ASCO, the world’s largest meeting focused on cancer, is always one of the highlights of our calendar here at Bionest. This year is no exception and several of us are headed to Chicago for this year’s event, which is being held from May 31 to June 4. If you are going to ASCO, we’d love to hear from you and arrange to meet.
Each year, ASCO is organized around a pertinent theme. While previous years have also centered on precision medicine, this year’s theme, “Caring for Every Patient, Learning from Every Patient,” is focused on driving progress and expanding the reach and opportunities for more patients to benefit from this approach. Getting there will require the effective application of big data and analytics, new diagnostic tests and testing technologies, targeted therapeutic advances and effective treatment combinations, and better ways to make these advances available and more affordable to the community oncologist as well as the average patient. All of which we expect to hear about at the meeting.
Excitement about ASCO always reaches a high pitch when the abstracts from the conference are published, which happened on May 15. Here are a few things that we and others are eager to hear more about:
Late-breaking Clinical News
- AstraZeneca/Merck & Co. will be presenting the first detailed data from the Phase 3 POLO trial of their PARP inhibitor Lynparza (olaparib) as a maintenance therapy in pancreatic cancer. In February, the companies announced that the trial had met its endpoint of improving progression-free survival (PFS) in BRCA-mutated pancreatic cancer patients who had not progressed following first-line chemotherapy. Lynparza appears to be on track for approval in this indication in 2020; the drug already holds approvals in ovarian and breast cancer. This places AstraZeneca/Merck ahead of competitors Pfizer and Clovis Oncology, whose respective PARP inhibitors, Talzenna (talozoparib) and Rubraca (rucaparib), are in Phase 2 testing in the pancreatic cancer setting. GlaxoSmithKine/Tesaro does not appear at this time to be developing their PARP inhibitor, Zejula (niraparib), in pancreatic cancer.
- Novartis will present an update from the Phase 3 MONALEESA-7 trial of their CDK4/6 inhibitor Kisqali (ribociclib) in first line metastatic HR+/HER2- breast cancer. Industry observers are looking for the first significant benefit in overall survival (OS) with a drug from this class, as Pfizer’s Ibrance (palbociclib) narrowly missed its OS endpoint in the Phase 2 PALOMA-3 trial in postmenopausal metastatic HR+/ HER2- patients. Novartis’ MONALEESA-7 trial is testing Kisqali in premenopausal patients, who generally have a poorer prognosis. Kisqali received its first approval in 2017 for first line use in postmenopausal patients, which was expanded in 2018 to pre- and peri-menopausal women.
- Pfizer/Astellas Pharma has been seeking to move the use of Xtandi (enzalutamide) to earlier stage prostate cancer. Based on their published abstract, we expect positive OS data from the ANZUP ENZAMET trial of Xtandi and standard androgen-deprivation therapy (ADT) against ADT alone in metastatic hormone-naïve prostate cancer patients. There has been a recent trend of next-generation hormone therapies showing strong efficacy in earlier-stage prostate cancer patients, and we anticipate that the Xtandi results will follow that trend.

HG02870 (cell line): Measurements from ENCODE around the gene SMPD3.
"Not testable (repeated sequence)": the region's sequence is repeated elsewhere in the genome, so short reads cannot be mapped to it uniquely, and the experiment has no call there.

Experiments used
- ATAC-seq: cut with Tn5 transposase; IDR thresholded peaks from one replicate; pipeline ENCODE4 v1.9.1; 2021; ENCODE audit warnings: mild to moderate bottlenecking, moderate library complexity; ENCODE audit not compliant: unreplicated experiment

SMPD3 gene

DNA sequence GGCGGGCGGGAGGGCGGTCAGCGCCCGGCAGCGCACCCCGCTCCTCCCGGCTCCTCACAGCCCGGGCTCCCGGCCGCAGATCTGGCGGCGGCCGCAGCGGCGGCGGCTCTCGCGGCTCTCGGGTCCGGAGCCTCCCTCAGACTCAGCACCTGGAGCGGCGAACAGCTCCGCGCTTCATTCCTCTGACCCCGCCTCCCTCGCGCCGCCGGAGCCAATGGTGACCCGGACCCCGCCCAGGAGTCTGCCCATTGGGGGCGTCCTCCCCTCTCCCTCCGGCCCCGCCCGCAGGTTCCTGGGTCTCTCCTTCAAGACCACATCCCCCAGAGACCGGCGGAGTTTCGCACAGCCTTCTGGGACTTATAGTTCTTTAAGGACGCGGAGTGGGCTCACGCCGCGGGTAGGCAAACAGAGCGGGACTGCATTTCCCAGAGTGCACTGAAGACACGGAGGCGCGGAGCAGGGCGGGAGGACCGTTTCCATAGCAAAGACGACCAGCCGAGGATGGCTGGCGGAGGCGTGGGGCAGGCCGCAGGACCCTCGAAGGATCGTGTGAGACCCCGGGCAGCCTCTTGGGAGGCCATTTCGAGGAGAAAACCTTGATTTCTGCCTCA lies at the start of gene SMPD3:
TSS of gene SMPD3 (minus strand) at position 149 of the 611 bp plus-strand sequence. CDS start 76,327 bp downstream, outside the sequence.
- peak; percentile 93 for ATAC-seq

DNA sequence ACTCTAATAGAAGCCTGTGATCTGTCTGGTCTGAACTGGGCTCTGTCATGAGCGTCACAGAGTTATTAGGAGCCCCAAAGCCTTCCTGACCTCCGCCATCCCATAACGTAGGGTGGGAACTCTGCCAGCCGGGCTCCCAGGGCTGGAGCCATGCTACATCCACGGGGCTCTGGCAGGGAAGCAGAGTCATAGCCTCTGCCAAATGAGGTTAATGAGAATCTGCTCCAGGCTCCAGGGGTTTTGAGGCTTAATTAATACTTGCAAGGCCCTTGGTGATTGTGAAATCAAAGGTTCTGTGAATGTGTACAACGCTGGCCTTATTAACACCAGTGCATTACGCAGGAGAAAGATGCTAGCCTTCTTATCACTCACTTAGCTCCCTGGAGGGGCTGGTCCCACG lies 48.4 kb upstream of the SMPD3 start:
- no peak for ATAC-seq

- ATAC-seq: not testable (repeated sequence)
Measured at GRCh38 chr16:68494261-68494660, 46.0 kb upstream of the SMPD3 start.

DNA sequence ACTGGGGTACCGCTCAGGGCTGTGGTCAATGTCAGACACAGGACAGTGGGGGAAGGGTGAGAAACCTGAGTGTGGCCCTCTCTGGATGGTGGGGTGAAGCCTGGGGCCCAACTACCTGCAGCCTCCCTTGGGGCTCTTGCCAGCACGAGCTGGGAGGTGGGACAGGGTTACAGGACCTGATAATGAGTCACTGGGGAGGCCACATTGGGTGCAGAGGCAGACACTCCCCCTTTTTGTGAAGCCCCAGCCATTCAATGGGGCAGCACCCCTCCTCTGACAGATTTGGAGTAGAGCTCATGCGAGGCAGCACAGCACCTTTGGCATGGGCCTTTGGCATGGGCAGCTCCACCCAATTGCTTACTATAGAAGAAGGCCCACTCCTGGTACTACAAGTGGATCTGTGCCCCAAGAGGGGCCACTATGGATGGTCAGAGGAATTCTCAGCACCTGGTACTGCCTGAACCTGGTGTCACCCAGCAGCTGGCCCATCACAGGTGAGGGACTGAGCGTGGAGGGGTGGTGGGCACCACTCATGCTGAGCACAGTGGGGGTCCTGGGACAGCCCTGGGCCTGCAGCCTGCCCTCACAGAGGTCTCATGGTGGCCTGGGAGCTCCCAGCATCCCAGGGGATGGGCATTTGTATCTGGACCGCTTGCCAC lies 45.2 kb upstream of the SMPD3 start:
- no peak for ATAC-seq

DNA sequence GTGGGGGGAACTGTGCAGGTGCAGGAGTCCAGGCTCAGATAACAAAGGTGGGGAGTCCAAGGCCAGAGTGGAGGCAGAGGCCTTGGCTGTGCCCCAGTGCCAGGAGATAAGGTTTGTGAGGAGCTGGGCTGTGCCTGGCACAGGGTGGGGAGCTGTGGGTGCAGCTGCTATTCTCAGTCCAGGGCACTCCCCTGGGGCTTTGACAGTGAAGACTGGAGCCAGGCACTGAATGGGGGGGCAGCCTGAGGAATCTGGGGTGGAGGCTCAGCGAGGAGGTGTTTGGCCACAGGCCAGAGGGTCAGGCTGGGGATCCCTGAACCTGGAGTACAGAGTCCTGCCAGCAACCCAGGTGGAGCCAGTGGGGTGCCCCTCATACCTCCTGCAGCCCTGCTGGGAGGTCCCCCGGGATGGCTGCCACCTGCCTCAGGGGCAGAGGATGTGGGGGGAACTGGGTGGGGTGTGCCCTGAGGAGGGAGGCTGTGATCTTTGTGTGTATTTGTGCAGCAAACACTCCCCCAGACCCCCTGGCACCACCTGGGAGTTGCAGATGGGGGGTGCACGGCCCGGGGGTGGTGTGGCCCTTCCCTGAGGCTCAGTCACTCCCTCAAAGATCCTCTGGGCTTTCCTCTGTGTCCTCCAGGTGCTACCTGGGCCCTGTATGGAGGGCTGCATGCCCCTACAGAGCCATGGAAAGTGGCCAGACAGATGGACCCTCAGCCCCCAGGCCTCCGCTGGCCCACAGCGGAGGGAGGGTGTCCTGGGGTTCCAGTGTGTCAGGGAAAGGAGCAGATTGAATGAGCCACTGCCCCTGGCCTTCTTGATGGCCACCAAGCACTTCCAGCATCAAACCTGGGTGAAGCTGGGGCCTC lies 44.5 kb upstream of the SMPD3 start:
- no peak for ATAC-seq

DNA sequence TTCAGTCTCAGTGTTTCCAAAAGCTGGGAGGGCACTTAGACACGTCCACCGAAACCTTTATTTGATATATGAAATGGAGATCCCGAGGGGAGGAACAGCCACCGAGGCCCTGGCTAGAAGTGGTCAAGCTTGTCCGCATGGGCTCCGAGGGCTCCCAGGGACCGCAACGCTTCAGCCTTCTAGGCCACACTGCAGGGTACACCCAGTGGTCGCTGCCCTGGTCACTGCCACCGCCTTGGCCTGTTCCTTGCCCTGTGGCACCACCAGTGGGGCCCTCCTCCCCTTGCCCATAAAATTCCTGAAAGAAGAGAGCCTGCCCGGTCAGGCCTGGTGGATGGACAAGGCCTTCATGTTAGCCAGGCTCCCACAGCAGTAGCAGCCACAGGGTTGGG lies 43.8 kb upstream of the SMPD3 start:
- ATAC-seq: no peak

- Seattle Genetics and Astellas Phama will be reporting detailed results from the EV201 study of their antibody drug conjugate enfortumab vedotin in locally advanced or metastatic urothelial cancer. Topline results from the study, reported in March, announced a 44% overall response rate (ORR) in patients previously treated with both platinum-based chemotherapy and a PD-1/PD-L1 inhibitor. While PD-1/PD-L1 inhibitors have a recognized role in the treatment of bladder cancer, effective drugs are still needed in the post-PD-1/PD-L1 setting.
Potential rivals Guardant Health and Grail will both have new data on their respective liquid biopsy technologies at ASCO.
Guardant showcased good data with their Lunar liquid biopsy test in colorectal cancer at AACR. At ASCO, they have two presentations. The first concerns the use of Lunar to monitor for disease recurrence, with the test’s positive predictive value of 93% and negative predictive value of 80% suggesting accurate and quantitative tumor detection in early stages of the disease. Guardant’s second abstract focuses on Lunar’s usefulness as a screen for colorectal cancer. While results to date are from analytical validation studies and not clinical samples, they suggest 99% specificity and 100% sensitivity for the test. The company recently announced plans for a 10,000-patient clinical trial of Lunar as a screening test for colorectal cancer, scheduled to begin in the second half of the year. These analytical results suggest good prospects for the trial’s success.
Grail will be presenting data on certain sub-studies from its huge Circulating Cell-free Genome Atlas study. One ASCO abstract suggests the ability of Grail’s test to detect the tumor tissue of origin with high accuracy. A second abstract suggests the test could identify patients with more aggressive disease, which could potentially prioritize those patients more in need of immediate treatment.
And the rest….
We found too many abstracts of interest to report in detail in this post. But we will also be on the lookout for noteworthy developments from Amgen, Roche, Macrogenics, Aduro, and Blueprint Medicines.